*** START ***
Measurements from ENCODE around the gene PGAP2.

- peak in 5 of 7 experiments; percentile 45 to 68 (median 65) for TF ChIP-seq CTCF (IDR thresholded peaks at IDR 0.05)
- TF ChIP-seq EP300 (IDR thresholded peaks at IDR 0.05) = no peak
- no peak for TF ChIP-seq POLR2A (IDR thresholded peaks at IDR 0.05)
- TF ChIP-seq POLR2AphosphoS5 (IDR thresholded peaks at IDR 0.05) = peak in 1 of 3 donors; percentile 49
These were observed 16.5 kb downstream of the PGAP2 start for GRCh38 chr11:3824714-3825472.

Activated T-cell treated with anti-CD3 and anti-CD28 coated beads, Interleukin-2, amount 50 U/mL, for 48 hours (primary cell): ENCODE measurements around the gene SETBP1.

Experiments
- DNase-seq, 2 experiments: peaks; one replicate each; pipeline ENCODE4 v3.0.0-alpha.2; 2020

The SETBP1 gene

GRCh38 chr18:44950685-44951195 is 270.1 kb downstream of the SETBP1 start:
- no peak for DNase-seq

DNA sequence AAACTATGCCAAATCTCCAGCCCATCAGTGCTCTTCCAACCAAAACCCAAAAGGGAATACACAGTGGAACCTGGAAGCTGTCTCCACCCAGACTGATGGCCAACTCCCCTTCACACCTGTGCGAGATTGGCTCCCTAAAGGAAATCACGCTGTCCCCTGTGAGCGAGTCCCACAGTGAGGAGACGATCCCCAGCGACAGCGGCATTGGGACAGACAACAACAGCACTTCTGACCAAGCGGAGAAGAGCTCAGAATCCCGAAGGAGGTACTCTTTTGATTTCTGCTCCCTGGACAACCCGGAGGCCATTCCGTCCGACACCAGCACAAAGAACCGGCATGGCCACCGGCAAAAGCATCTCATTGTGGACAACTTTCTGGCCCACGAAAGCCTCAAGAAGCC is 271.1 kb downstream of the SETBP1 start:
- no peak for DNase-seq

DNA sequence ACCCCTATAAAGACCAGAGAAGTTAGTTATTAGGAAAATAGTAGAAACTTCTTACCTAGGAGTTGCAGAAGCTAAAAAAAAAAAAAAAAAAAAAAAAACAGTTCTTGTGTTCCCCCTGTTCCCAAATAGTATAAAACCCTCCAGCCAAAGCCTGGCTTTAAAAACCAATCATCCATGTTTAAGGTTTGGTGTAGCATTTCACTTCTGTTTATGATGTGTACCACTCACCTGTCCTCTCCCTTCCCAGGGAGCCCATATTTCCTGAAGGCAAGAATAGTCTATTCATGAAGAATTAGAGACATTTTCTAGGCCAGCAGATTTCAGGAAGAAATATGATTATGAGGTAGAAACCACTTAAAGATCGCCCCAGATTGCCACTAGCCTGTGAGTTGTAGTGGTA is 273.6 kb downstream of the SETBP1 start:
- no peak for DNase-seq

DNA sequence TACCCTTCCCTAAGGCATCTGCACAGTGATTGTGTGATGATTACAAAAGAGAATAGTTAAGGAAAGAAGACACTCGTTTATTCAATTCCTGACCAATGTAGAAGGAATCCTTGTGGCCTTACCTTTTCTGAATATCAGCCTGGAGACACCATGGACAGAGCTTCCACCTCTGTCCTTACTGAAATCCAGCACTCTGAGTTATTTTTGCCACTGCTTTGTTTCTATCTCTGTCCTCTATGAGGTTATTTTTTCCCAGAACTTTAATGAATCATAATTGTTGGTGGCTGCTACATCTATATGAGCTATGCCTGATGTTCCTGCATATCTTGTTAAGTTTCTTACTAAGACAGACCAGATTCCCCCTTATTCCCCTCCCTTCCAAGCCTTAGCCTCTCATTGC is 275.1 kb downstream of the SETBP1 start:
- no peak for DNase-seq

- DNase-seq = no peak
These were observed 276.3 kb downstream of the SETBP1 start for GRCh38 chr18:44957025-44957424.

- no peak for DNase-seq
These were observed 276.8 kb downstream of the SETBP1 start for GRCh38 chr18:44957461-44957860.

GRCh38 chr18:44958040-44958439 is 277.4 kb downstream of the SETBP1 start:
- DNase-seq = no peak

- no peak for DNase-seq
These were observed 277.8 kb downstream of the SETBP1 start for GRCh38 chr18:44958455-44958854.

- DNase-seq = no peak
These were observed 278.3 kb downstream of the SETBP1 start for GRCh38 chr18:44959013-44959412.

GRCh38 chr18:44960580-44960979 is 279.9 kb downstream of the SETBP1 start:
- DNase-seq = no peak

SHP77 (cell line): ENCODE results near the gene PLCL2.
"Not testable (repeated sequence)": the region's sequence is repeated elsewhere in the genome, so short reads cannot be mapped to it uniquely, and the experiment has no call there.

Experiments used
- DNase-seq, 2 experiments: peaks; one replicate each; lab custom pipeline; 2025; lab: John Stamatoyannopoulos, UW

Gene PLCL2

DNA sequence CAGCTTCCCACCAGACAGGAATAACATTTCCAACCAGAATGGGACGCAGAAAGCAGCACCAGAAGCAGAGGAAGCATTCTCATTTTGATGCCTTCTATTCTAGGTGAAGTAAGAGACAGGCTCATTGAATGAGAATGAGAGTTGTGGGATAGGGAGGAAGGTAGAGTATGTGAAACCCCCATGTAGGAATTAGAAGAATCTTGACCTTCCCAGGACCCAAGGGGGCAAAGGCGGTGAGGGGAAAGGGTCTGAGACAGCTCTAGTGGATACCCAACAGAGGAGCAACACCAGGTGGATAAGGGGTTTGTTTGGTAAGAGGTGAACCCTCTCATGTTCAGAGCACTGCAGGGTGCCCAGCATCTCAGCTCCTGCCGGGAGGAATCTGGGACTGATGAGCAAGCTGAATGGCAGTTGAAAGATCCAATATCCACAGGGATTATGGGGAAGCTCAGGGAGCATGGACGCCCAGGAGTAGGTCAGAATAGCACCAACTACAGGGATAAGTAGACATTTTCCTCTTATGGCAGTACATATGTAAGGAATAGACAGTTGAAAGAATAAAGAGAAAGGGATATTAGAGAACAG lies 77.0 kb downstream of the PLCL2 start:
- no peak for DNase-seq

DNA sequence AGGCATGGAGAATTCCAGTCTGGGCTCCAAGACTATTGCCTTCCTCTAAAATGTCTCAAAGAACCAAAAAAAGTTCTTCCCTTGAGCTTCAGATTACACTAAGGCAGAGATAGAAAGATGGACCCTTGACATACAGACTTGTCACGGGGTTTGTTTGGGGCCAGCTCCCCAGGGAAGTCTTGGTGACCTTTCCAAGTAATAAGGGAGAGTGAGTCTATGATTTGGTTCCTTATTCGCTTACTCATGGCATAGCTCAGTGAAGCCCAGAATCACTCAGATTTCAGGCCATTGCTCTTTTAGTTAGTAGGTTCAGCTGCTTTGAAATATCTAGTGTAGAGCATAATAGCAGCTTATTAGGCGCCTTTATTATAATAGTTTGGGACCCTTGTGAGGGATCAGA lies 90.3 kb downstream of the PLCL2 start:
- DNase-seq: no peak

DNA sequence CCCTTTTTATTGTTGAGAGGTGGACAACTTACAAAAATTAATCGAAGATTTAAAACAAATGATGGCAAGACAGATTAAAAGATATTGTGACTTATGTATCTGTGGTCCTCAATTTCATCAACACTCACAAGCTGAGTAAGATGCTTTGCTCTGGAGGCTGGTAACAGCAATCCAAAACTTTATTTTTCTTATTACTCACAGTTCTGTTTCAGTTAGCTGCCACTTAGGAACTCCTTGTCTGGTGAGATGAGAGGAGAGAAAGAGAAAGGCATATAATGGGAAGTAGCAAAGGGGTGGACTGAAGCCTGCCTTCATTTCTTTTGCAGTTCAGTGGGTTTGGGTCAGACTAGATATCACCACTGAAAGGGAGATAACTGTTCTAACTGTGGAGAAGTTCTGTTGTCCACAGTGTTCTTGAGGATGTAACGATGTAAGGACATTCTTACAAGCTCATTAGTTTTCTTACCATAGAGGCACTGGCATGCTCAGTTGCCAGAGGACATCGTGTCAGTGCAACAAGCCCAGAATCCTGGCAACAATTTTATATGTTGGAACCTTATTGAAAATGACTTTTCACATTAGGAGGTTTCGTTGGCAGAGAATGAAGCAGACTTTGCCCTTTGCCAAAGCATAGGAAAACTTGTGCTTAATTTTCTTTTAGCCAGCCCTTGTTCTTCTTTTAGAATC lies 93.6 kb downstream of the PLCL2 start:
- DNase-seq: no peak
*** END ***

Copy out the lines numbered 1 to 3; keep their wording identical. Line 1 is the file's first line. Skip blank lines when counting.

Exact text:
Measurements from ENCODE around the gene PGAP2.

- peak in 5 of 7 experiments; percentile 45 to 68 (median 65) for TF ChIP-seq CTCF (IDR thresholded peaks at IDR 0.05)
- TF ChIP-seq EP300 (IDR thresholded peaks at IDR 0.05) = no peak